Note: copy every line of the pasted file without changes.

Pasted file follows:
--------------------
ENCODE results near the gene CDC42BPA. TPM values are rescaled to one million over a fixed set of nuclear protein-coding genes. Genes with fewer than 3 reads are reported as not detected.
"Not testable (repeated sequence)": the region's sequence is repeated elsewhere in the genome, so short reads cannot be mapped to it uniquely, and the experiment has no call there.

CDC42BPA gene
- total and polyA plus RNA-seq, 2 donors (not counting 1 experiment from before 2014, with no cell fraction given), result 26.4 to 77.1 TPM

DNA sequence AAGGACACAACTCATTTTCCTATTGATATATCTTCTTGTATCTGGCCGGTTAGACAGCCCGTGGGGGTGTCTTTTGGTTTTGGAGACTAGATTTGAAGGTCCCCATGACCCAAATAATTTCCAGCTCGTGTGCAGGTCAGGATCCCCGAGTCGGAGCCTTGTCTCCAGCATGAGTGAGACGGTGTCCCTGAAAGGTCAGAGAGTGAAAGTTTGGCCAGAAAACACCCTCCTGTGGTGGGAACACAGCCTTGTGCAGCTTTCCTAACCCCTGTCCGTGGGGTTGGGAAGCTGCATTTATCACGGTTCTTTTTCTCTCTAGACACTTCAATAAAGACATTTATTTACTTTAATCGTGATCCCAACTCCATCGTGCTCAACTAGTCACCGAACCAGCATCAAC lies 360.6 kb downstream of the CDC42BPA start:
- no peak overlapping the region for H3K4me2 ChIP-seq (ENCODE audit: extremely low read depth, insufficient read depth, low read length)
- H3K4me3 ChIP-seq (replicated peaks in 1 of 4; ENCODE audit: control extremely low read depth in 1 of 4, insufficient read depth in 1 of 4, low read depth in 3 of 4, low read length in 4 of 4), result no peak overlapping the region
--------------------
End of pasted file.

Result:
ENCODE results near the gene CDC42BPA. TPM values are rescaled to one million over a fixed set of nuclear protein-coding genes. Genes with fewer than 3 reads are reported as not detected.
"Not testable (repeated sequence)": the region's sequence is repeated elsewhere in the genome, so short reads cannot be mapped to it uniquely, and the experiment has no call there.

CDC42BPA gene
- total and polyA plus RNA-seq, 2 donors (not counting 1 experiment from before 2014, with no cell fraction given), result 26.4 to 77.1 TPM

DNA sequence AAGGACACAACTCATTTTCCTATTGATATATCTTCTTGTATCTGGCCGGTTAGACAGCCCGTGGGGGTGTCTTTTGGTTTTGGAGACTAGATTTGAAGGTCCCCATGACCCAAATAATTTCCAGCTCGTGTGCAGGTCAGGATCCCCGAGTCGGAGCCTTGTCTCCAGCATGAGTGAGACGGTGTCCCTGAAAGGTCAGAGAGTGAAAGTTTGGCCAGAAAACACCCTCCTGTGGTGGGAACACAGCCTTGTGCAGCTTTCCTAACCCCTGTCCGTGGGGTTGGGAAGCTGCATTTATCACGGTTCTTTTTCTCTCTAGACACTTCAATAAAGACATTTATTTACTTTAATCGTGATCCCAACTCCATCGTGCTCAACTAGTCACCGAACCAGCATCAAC lies 360.6 kb downstream of the CDC42BPA start:
- no peak overlapping the region for H3K4me2 ChIP-seq (ENCODE audit: extremely low read depth, insufficient read depth, low read length)
- H3K4me3 ChIP-seq (replicated peaks in 1 of 4; ENCODE audit: control extremely low read depth in 1 of 4, insufficient read depth in 1 of 4, low read depth in 3 of 4, low read length in 4 of 4), result no peak overlapping the region